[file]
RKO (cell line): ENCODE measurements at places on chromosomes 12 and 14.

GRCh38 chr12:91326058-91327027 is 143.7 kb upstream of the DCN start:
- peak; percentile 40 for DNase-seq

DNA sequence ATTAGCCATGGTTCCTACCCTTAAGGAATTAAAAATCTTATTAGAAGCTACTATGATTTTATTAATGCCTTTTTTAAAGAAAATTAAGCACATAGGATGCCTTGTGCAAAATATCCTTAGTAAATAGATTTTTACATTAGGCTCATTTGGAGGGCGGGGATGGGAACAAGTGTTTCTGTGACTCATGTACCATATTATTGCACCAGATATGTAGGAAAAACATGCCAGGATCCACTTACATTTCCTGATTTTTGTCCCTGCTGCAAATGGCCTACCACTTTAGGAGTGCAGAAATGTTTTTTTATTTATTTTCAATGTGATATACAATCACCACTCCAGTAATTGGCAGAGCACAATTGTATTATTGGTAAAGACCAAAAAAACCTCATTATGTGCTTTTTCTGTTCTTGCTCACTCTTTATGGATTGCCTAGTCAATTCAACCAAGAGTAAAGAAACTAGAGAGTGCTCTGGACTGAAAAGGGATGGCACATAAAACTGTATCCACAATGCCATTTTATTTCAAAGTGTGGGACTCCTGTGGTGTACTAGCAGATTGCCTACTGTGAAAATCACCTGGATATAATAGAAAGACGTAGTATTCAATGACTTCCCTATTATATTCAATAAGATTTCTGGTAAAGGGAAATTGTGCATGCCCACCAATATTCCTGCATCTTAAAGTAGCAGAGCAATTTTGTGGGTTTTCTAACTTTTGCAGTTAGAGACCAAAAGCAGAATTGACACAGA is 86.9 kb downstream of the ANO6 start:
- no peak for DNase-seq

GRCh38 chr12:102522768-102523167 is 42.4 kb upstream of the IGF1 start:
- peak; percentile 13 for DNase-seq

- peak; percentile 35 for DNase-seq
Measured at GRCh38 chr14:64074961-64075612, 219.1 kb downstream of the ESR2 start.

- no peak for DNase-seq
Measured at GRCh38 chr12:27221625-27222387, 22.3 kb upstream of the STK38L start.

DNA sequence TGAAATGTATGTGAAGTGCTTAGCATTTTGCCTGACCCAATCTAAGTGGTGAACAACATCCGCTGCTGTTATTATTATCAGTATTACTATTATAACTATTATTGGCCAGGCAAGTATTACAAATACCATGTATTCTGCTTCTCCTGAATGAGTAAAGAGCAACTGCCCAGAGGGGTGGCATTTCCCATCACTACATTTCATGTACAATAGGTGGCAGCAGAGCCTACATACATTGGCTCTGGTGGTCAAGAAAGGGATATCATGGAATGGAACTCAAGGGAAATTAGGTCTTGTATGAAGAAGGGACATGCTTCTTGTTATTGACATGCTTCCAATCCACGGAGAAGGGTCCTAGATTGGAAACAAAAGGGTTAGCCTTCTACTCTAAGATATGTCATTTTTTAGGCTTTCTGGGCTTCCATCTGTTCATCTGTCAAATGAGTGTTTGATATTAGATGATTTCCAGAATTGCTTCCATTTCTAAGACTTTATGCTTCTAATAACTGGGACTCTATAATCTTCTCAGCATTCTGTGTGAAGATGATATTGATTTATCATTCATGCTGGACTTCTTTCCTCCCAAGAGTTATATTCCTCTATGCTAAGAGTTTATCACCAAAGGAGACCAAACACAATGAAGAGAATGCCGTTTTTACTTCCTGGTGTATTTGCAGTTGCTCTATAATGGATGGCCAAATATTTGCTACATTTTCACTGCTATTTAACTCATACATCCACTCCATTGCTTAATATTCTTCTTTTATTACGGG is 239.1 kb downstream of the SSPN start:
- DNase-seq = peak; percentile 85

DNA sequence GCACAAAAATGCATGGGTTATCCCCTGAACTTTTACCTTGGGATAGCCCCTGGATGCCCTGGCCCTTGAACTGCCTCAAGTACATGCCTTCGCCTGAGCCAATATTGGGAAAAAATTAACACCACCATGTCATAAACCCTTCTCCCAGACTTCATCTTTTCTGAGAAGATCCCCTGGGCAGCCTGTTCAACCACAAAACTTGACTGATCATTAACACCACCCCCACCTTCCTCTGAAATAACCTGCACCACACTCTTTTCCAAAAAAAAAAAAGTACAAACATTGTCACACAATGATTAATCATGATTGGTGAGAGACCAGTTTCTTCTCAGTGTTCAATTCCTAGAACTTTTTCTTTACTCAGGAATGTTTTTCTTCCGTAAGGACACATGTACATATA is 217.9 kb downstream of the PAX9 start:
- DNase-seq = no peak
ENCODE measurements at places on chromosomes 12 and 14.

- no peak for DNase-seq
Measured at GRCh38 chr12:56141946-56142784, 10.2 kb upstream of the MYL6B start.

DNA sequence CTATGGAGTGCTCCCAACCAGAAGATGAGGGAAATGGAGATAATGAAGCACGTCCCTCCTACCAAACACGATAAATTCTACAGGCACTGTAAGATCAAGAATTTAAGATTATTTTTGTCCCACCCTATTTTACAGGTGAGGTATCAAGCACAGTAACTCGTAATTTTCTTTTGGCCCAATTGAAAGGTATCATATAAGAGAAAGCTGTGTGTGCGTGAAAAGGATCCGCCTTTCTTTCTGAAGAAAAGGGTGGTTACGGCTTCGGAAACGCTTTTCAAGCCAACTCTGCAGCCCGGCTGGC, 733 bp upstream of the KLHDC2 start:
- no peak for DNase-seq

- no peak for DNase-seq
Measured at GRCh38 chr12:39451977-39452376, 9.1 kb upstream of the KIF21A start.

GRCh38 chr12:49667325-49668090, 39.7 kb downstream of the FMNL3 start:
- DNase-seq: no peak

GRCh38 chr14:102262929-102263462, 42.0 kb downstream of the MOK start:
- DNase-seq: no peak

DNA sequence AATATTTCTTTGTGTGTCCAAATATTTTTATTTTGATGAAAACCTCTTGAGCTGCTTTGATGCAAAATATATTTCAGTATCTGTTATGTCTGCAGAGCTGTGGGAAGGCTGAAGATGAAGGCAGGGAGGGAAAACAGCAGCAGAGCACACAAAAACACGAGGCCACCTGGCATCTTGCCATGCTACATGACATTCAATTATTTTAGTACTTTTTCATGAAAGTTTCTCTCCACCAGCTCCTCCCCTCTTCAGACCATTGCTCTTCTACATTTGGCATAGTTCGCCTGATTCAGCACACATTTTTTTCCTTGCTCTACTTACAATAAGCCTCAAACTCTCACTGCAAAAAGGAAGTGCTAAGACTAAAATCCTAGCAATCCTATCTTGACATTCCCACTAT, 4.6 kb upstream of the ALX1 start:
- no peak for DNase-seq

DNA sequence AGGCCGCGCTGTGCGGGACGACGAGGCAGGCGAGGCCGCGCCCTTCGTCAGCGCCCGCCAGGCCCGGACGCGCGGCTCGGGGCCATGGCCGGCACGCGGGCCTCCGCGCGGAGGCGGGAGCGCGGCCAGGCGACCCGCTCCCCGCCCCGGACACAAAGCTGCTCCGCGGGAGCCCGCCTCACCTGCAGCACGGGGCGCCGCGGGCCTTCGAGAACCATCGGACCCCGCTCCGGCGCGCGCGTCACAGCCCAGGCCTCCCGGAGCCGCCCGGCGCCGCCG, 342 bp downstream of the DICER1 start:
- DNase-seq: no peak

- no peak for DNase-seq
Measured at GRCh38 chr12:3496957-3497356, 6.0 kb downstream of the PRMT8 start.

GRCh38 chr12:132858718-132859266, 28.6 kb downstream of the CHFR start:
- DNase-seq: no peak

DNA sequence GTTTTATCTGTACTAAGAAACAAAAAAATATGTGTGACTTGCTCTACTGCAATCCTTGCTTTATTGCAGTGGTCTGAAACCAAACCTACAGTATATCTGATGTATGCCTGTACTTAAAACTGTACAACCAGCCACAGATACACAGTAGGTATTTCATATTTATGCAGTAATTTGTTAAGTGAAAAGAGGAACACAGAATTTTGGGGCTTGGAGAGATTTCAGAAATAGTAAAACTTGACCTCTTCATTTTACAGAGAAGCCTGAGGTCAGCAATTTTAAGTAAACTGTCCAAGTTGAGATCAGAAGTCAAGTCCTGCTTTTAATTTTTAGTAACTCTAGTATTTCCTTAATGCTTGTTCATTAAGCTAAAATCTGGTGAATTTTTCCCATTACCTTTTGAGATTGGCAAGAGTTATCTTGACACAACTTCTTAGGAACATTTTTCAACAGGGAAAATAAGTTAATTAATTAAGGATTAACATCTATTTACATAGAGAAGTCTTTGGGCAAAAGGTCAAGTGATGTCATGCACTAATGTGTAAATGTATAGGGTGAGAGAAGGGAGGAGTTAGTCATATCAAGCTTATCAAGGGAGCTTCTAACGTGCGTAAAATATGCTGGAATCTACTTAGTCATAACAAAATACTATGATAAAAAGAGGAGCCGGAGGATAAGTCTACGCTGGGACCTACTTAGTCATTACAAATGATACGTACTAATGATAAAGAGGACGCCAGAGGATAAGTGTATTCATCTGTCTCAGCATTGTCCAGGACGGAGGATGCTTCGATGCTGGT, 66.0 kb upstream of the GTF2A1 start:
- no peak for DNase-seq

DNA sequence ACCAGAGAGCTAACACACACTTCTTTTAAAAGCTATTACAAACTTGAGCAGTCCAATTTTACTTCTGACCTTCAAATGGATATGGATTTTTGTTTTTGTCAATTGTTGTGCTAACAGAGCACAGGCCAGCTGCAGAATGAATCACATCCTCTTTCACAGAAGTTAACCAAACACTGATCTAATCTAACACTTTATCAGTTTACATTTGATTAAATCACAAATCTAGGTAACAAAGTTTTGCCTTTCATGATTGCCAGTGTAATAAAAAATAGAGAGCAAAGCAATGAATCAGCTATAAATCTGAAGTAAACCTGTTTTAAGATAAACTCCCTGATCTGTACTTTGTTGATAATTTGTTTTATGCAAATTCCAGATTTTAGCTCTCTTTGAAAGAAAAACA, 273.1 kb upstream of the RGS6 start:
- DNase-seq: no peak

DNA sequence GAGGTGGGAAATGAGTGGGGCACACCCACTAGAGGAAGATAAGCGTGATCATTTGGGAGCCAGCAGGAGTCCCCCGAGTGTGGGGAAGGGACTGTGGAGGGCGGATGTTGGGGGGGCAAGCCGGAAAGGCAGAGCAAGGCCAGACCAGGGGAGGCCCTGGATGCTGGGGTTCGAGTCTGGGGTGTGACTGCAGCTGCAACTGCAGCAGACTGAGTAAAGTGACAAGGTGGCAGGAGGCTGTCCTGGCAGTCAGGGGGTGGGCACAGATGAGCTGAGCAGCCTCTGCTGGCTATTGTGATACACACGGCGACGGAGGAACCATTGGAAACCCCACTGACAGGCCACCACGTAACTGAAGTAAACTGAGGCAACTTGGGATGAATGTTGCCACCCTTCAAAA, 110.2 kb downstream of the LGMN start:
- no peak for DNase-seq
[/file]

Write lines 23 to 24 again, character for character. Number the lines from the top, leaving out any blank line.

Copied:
GRCh38 chr12:49667325-49668090, 39.7 kb downstream of the FMNL3 start:
- DNase-seq: no peak